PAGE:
Actions

Work Header

The Cat and the Mask

Chapter Text

Adrien’s feet smacked hard against the cement. His breath came in deep painful gasps. The warm May sun glared oppressively on his sweaty neck and shoulders. His heart pounded in his ears, but he was acutely aware of all the sounds surrounding him: the distant traffic, the birds fluttering on the telephone lines, the low chattering of people walking past. He ignored them and continued to race toward the park and beyond, to the large cement building which, though it may look like a prison to some, was his hope for freedom. He was running like his life depended on it.

If I don’t get there in time... But I have to!

Arriving at the park, he checked himself and glanced hastily around for any sign of the familiar sleek black car which was supposed to chauffeur him everywhere he went. It was nowhere in sight, so he dashed ahead, weaving his way around the few people strolling along the path: a couple holding hands, a mother pushing her baby in a stroller, a young man jogging with his dog.

He clutched at the stitch in his side and pushed himself still harder as he felt his energy slack. He had mere seconds remaining!

He raced around the corner and the shadow of the school building fell over him. Waiting at the base of the front steps sat the familiar black car which belonged to his father. Standing outside the car his father’s assistant, Nathalie, stared up at the front doors anticipating his exit from the school when the final bell rang.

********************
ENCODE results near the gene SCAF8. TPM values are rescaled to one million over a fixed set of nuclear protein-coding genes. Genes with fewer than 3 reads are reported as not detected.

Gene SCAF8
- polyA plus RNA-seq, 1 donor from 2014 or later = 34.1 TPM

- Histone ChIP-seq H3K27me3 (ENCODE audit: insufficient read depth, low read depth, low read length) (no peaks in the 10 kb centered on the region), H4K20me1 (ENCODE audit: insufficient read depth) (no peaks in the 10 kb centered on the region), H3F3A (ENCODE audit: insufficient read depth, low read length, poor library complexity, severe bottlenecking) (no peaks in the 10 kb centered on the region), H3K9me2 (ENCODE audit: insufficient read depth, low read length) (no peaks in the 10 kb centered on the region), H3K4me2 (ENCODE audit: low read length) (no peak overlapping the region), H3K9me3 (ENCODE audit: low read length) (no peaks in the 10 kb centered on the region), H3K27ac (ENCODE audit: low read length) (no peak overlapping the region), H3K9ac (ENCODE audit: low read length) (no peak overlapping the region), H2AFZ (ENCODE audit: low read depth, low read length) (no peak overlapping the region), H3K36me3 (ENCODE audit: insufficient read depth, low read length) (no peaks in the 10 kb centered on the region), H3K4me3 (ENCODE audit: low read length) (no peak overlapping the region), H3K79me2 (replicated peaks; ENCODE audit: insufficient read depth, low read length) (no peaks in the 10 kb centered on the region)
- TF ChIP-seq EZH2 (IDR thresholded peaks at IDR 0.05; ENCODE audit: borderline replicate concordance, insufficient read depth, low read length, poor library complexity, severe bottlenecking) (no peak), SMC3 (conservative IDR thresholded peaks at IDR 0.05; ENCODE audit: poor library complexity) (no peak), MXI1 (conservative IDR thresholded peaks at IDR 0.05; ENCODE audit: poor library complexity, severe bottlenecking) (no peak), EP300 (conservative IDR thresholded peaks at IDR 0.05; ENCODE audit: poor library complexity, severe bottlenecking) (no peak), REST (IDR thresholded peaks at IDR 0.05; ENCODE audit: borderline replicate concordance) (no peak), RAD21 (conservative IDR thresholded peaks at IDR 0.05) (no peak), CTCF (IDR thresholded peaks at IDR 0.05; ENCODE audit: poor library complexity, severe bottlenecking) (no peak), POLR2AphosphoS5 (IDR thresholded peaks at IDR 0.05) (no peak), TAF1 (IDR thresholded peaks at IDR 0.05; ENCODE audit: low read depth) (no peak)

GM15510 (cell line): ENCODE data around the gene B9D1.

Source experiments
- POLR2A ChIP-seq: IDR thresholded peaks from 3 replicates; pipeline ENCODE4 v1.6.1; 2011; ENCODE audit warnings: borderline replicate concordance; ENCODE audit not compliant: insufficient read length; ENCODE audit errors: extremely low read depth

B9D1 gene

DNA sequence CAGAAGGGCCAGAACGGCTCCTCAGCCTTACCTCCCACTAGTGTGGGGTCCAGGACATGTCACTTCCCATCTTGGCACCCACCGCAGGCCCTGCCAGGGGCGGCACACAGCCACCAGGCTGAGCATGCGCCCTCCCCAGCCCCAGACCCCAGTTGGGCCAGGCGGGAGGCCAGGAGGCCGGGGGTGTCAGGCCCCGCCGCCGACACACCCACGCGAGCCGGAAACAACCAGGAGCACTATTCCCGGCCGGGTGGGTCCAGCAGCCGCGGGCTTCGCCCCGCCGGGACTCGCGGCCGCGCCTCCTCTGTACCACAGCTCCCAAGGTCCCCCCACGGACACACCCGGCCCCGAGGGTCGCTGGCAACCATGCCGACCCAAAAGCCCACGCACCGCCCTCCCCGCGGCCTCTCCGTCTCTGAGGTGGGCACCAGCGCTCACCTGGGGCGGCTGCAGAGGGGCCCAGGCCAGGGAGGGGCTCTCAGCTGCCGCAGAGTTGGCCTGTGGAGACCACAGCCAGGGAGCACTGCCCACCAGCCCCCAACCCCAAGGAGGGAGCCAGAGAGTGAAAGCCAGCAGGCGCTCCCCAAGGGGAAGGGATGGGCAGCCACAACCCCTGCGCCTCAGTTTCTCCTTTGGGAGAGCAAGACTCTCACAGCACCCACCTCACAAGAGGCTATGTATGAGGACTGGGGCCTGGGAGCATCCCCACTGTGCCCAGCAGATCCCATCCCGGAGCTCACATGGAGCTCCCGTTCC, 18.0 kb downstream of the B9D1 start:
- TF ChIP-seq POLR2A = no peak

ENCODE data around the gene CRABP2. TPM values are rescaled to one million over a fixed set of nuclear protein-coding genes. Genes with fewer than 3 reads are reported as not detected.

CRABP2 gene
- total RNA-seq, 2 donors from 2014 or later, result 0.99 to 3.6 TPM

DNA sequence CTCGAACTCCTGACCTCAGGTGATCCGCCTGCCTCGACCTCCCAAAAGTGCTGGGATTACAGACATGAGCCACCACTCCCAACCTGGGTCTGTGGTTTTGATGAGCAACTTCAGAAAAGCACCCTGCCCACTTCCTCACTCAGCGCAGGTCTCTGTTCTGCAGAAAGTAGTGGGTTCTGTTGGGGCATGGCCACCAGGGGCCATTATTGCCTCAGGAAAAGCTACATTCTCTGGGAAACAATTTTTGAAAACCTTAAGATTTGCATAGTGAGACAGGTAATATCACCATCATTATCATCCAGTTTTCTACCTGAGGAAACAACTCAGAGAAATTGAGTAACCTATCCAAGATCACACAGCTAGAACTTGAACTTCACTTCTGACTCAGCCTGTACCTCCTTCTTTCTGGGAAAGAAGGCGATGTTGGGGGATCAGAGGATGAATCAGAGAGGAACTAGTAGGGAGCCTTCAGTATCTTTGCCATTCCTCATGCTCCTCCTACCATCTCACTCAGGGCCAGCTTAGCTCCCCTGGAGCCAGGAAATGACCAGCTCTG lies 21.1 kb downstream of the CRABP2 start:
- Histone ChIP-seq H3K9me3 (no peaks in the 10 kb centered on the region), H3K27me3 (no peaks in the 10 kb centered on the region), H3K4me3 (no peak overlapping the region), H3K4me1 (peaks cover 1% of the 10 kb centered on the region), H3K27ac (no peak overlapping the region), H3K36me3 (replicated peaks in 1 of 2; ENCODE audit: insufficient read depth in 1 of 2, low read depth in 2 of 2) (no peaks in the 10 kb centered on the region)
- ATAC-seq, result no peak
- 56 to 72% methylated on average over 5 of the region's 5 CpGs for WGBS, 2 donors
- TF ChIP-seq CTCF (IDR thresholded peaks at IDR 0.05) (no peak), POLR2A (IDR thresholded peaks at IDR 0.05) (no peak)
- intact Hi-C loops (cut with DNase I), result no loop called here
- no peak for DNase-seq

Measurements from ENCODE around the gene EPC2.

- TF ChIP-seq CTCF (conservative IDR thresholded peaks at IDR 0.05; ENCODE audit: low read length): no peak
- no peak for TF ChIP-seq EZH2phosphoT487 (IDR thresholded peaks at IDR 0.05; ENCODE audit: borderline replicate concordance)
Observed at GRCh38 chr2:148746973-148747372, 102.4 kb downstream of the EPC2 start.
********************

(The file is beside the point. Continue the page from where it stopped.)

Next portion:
He swallowed hard and darted down the nearest street, out of sight, ran up to a side entrance and made it into the school just as the bell rang.

“Phew!” he sighed, as all down the hallway classroom doors opened and students came pouring out. He put on his most casual expression and started walking amongst the crowd toward his chemistry class, where he would need to retrieve his book bag before finally going to catch his ride home.

“What am I going to tell her this time?” Adrien lamented under his breath. He’d already used up every excuse in the book, and even invented a few gems of his own.

“I don’t know, but whatever it is, make it fast. I’m starving!” The small voice of Plagg, his Kwami, griped from my jacket pocket. Plagg looked like a cross between a black kitten with an oversized head and a bug. A very cute bug with large, green, almost human eyes and chubby cheeks. But Adrien would never tell him this. Plagg thought of himself as impressive and powerful, which he truly was, and being called cute might offend him.

Adrien turned his mind back to figuring out how to excuse his absence from most of Chemistry class. Whatever he told Ms. Mendeleiev, it couldn’t be the truth.